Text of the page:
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An urgent e-mail from Kris Kobach, campaigning for the US Senate, states that Kansas needs our help in passing an amendment to the Kansas Constitution on abortion.

“Kansas lawmakers have an opportunity to share the truth about abortion this session, but it’s up to us to make sure they do,” Kobach said in the e-mail to constituents.

The amendment  Kobach is referring to is a knee-jerk reaction to the Kansas Supreme Court ruling that the Kansas Constitution protects a woman choosing to have an abortion. The drive to put an amendment on the August primary ballot started this week. It will have to pass both chambers of the Legislature to get on the ballot.

The amendment reads: “Because Kansans value both women and children, the Constitution of the State of Kansas does not require government funding of abortion and does not create or secure a right to abortion. To the extent permitted by the Constitution of the United States, the people, through their elected state representatives and state senators, may pass laws regarding abortion, including, but not limited to, in circumstances of pregnancy resulting from rape or incest, or when necessary to save the life of the mother.”

It sounds like it would stop or limit abortion, the truth is, Mr. Kobach, the amendment would have little to no impact. Only abortions in cases of life endangerment, rape or incest are funded by government funding (Medicaid). The amendment might result in fewer abortions for those reasons, if the Legislature passes such laws; but that’s unlikely.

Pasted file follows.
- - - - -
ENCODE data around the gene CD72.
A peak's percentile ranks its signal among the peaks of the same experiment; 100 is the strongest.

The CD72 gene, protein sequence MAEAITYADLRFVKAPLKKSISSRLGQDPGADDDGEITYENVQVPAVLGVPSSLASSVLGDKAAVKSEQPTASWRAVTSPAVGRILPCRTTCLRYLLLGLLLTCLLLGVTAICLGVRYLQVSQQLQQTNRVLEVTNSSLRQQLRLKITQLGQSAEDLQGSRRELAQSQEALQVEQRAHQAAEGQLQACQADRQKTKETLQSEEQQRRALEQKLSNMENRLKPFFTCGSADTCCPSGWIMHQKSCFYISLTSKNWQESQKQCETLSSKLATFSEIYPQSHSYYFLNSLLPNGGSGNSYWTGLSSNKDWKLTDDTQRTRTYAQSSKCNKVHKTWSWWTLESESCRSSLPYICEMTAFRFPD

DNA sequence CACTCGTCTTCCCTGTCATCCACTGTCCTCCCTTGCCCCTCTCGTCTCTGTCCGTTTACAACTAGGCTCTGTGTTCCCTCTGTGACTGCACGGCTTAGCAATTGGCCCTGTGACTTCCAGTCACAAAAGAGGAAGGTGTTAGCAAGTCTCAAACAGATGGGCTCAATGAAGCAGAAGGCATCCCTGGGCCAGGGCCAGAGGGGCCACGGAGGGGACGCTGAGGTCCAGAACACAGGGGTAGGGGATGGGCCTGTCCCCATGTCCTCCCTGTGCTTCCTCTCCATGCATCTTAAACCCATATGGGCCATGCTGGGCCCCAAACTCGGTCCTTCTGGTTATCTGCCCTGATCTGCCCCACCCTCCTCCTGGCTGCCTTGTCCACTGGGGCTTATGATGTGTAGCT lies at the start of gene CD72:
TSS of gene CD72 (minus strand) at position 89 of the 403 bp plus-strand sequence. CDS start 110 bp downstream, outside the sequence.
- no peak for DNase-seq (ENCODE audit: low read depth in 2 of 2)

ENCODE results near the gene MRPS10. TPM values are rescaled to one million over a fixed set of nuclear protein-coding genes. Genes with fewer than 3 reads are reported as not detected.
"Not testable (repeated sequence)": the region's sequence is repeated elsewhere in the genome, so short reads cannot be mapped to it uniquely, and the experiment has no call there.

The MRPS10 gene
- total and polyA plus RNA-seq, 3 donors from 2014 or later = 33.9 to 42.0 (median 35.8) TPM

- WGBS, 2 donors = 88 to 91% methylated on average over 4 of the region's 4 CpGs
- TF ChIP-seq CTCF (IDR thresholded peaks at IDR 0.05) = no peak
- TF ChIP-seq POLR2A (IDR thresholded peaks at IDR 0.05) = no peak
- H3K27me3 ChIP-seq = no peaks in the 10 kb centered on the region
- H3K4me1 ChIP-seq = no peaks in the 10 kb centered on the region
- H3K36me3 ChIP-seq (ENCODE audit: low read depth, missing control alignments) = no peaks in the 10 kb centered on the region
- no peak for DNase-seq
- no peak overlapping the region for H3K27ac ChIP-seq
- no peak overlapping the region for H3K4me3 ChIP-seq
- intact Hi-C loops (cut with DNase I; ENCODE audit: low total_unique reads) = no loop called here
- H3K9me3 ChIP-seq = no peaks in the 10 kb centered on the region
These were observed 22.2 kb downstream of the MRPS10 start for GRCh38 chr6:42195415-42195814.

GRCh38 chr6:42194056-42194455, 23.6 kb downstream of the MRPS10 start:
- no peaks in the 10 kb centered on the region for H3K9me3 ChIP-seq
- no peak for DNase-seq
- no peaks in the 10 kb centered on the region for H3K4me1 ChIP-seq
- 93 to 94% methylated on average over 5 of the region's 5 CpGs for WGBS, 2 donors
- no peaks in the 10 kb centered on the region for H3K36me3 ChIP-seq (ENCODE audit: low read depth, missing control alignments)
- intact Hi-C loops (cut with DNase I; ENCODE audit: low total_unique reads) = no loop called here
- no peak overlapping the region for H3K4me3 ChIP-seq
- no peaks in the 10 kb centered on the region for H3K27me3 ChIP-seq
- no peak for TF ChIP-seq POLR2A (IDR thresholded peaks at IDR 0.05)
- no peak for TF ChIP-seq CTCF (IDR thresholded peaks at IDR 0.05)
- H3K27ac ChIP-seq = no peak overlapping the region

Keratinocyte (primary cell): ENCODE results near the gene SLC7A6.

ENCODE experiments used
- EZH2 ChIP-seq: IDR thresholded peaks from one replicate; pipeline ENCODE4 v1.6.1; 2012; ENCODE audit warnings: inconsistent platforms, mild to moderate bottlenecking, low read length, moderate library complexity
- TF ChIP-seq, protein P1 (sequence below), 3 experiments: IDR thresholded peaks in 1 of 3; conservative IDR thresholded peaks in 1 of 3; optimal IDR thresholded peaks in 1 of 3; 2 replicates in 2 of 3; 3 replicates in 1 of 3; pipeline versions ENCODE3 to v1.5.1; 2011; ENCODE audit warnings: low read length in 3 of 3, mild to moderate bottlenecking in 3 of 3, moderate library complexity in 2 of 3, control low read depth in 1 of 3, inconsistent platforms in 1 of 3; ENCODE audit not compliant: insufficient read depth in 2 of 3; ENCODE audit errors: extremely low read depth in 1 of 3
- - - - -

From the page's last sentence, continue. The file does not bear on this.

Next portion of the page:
Abortion is the law of the land. That isn’t going to change unless the US Supreme Court reverses Roe vs. Wade and that decision supersedes anything that would be in the state constitution. This is nothing more than political posturing.

Legislators should focus their efforts on things that do impact their constituents -- such a making sure KDOT has enough to fix highways and the state takes measures to address prison over-population.

Abortion has been something we’ve been debating over and over for decades, with no real gain in either direction. Kansas can do better than a throw-away amendment that accomplishes nothing.

— Ryan D. Wilson